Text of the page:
As Oil's Slump Continues, This Is How North Dakota Measures The Bakken's Pulse
Every month, the director of North Dakota's Department of Mineral Resources, Lynn Helms, unveils a series of indicators that paint a picture of the overall health of the oilfield — and the numbers [.pdf] given at the January 2016 meeting weren't so good.
As oil prices continue to slide, these are some of the measurements that North Dakota uses to gauge the industry – similar to how other boom states look at their producers.
Oil prices are at their lowest since 2004. On Jan. 15, 2016, they were $27.85. That's what a barrel of oil was worth in Cushing, Oklahoma, where the national benchmark price is set. It's known as the WTI Cushing benchmark.
In North Dakota, oil is worth a lot less. On Jan. 15, Williston Basin Sweet crude oil was selling for $20 a barrel.
That's because North Dakota is in the middle of nowhere. The oil has to travel thousands of miles to be refined. So when you hear someone say the "price of oil," know that companies in North Dakota are actually making less than that.
When oil companies make less money, they also spend less money. One way to do that is to drill fewer new wells. Helms' next indicator shows that — there are currently only 49 drilling rigs operating in the state. That's the lowest in North Dakota since 2009, and down from 187 just two years ago.
Producing Well Count
Another way to save money is to stop the flow of oil from existing wells. This is called "shutting-in." Companies shut wells in for a number of reasons: it's harder and more expensive to operate them in the winter, the wells aren't economical at low prices, or they're legacy wells from the 1970s and 80s that barely produce any oil.
In November 2015, oil companies shut-in more wells than they drilled new ones. So the overall number of producing wells in the state dropped to 13,077, down from 13,190 the previous month.
Now, you might think with all of this, oil production would be plummeting, right?
Oil production was actually up 5,195 barrels a day in November 2015 over the previous month.
Here's how this works. At low prices, companies will only drill wells in the hottest of hot spots in the Bakken, where wells produce tons of oil. Even though drilling has slowed way down, because the new wells are in the best areas, overall oil production has remained fairly steady at just under 1.2 million barrels a day. But lest you are left thinking North Dakota's oilfield is doing just fine, there's one more mark to consider.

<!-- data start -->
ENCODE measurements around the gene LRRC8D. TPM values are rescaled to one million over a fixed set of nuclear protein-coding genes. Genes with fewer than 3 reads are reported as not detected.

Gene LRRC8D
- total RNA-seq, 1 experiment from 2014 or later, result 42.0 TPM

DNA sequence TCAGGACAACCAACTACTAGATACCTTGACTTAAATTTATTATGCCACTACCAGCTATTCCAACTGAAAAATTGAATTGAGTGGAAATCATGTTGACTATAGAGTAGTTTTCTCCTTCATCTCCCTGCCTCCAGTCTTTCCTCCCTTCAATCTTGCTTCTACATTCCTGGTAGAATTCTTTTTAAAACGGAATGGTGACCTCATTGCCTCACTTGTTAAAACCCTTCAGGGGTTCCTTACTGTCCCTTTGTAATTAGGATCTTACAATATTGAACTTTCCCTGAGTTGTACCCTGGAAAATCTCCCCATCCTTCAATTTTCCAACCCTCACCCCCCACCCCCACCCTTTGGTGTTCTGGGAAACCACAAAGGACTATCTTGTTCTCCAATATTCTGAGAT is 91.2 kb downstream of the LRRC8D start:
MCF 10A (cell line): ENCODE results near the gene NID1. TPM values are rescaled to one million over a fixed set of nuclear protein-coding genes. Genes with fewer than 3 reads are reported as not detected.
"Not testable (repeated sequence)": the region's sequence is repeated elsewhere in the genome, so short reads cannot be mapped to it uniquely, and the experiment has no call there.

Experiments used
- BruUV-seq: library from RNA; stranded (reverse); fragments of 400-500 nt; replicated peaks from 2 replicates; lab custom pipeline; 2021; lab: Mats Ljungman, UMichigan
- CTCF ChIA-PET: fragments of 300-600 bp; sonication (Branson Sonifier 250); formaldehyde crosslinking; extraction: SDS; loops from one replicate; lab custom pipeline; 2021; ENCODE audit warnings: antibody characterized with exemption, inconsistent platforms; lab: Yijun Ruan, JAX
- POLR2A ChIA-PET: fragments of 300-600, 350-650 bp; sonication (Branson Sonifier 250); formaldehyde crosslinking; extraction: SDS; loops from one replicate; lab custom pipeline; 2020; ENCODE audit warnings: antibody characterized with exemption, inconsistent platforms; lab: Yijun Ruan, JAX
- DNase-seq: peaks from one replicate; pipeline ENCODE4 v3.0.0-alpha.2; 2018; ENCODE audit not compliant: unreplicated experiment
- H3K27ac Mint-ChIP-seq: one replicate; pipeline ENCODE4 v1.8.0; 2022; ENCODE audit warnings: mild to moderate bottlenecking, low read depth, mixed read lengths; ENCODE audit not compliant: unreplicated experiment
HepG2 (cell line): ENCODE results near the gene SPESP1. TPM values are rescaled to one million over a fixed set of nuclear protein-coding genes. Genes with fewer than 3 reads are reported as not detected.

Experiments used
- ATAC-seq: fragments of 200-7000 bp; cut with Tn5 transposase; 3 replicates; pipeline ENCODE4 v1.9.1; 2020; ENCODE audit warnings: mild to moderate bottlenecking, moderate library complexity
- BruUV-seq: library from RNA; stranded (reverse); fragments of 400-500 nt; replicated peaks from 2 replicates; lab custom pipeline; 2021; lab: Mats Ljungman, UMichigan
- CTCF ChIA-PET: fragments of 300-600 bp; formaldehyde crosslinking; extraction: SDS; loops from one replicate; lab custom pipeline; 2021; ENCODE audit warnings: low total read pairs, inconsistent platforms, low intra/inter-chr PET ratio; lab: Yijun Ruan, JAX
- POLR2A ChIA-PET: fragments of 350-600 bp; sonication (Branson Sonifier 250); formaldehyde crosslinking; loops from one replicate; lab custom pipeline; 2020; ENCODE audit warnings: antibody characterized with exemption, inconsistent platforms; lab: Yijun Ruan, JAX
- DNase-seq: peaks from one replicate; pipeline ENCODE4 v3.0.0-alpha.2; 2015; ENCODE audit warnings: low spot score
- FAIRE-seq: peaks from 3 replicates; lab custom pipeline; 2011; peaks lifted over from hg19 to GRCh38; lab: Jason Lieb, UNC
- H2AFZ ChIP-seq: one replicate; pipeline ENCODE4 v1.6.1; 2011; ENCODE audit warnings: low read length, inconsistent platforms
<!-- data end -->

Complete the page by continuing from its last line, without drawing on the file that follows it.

Why are so many oil companies are in dire financial straits going into 2016? Basically, it's a combination of making bad bets on where oil prices would be in the future, too much debt and owning too many low-producing wells.
Because of factors like these, mineral resources director Lynn Helms said he wouldn't be surprised if another five companies that operate in the Bakken oilfield go belly up before the end of 2016.
"We're down in the bottom of the bottom of the tank in terms of capital and cash flow to maintain activity," he said.
To illustrate his point at this particular meeting, Helms pulled out a piece of paper with what looked like a poem. But it wasn't a poem.
"Some of you will remember it, it's called 'https://youtu.be/zdHg4QEmBvk">Running on Empty,'" he said, visibly delighted, as he started to read Jackson Browne's lyrics.
"I look out at the road rushing under my wheels. I don't know how to tell you all how crazy this life feels. I look around for the friends I used to turn to to pull me through, and I look into their eyes and I see them running, too."
Inside Energy is a public media collaboration, based in Colorado, Wyoming and North Dakota, focusing on the energy industry and its impacts.